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Spoken Numbers Versus Arabic Numerals: Differential Effects on Adults' Multiplication and Addition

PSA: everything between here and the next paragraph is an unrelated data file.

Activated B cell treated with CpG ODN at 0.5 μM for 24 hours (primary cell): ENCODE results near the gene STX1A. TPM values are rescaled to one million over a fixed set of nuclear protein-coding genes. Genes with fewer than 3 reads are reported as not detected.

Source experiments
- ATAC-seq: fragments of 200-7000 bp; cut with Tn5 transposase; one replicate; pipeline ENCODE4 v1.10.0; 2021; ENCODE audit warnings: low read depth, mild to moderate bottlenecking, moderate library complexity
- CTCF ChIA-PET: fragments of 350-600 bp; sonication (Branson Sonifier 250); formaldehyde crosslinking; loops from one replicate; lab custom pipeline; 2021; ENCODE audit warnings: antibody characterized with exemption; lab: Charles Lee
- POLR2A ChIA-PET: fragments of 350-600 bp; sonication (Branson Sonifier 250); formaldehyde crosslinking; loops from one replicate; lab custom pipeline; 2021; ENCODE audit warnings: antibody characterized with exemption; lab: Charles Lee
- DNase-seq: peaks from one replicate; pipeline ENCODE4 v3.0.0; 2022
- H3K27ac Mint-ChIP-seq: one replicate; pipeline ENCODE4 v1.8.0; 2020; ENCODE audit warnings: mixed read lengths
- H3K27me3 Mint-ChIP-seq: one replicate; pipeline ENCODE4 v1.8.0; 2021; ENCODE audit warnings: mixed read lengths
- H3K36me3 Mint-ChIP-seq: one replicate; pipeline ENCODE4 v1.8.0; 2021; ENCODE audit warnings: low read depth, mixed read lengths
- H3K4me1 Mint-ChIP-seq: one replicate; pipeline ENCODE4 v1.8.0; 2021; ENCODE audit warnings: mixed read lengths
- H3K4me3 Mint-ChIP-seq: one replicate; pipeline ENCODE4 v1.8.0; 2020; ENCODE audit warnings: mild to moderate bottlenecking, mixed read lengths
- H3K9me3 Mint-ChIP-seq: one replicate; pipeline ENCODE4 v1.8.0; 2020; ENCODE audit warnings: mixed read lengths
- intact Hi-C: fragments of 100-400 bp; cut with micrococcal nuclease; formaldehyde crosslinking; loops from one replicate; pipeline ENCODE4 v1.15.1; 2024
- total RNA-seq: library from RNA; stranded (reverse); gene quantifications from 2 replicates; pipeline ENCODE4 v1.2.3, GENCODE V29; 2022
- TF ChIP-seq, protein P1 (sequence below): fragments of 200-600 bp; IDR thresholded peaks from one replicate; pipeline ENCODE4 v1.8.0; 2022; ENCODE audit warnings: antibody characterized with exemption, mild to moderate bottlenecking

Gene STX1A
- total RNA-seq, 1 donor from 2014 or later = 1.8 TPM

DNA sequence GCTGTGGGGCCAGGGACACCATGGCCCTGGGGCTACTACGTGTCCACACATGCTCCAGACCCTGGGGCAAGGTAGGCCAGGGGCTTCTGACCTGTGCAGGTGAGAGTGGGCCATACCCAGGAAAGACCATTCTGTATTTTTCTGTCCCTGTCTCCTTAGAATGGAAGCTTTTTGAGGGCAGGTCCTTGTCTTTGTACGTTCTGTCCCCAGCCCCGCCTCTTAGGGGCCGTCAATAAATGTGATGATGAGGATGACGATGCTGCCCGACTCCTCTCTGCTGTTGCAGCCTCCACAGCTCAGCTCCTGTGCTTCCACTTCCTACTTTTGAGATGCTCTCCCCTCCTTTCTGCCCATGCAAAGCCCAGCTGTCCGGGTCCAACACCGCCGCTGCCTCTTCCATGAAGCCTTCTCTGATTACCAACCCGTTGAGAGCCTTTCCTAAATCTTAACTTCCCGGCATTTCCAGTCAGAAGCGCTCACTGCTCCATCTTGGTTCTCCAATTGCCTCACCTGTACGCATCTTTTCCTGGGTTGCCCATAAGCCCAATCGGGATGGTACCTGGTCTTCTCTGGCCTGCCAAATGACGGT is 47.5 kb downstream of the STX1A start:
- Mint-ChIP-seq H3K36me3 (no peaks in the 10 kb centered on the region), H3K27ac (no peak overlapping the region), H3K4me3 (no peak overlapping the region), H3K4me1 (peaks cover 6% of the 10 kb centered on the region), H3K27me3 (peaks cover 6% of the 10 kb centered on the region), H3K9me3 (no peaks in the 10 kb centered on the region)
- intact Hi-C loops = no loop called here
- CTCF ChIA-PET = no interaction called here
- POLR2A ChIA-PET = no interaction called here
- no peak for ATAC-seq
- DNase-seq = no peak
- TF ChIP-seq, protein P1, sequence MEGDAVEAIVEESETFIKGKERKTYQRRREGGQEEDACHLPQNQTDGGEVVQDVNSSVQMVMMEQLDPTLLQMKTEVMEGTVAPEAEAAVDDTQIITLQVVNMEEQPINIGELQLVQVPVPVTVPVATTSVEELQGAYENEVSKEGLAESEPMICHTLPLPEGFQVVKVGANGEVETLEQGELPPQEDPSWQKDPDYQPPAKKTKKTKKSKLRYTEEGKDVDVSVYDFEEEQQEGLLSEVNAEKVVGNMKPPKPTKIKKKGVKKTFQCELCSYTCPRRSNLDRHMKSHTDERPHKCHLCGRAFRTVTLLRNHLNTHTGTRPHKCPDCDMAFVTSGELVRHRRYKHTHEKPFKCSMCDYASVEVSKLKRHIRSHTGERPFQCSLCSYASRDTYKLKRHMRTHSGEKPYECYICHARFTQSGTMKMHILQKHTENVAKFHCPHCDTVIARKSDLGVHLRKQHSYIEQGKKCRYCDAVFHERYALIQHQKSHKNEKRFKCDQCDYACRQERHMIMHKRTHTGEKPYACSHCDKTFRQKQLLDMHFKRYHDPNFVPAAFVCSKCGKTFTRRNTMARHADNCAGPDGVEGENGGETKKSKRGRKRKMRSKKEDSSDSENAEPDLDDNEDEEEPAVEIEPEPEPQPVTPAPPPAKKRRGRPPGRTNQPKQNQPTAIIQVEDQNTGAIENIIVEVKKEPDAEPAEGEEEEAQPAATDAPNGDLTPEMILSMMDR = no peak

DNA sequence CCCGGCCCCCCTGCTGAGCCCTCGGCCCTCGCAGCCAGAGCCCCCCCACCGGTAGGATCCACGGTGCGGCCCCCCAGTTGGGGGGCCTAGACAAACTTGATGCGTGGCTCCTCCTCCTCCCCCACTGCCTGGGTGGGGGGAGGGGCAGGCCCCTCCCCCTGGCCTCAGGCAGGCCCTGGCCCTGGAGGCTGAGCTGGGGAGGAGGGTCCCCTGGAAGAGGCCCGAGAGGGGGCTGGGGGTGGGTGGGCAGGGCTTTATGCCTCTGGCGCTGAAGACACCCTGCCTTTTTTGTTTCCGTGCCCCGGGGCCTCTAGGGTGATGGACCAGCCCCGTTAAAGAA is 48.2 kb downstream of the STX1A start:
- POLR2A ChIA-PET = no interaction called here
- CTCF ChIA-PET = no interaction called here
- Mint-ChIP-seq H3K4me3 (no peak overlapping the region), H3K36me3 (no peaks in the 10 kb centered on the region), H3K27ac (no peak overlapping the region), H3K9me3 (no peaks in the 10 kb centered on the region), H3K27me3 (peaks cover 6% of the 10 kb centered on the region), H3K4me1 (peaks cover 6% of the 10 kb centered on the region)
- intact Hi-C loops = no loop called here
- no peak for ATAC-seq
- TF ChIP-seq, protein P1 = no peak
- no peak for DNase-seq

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J.-A. LeFevre, Q. Lei, B. L. Smith-Chant, and D. B. Mullins (2001) examined effects of auditory versus Arabic visual presentation formats on performance of simple multiplication. They observed a smaller problem-size effect (response time [RT] increases with numerical size) with auditory stimuli compared with Arabic stimuli. If this arises during problem encoding, as opposed to during subsequent calculation processes, the authors would expect comparable Format Problem Size interactions for both multiplication and addition. For multiplication, the authors replicated the finding of a smaller problem-size effect for auditory stimuli than for Arabic stimuli, but found the opposite pattern for addition whereby the problem-size effect was larger with auditory stimuli than with Arabic stimuli. Decomposition of mean RT into its ex-Gaussian components, μ and τ, demonstrated that the triple interaction arose entirely in connection with τ. This suggests that the effects of auditory versus Arabic format on RT substantially reflected format-related shifts in the use of procedural strategies. [PUBLICATION ABSTRACT]

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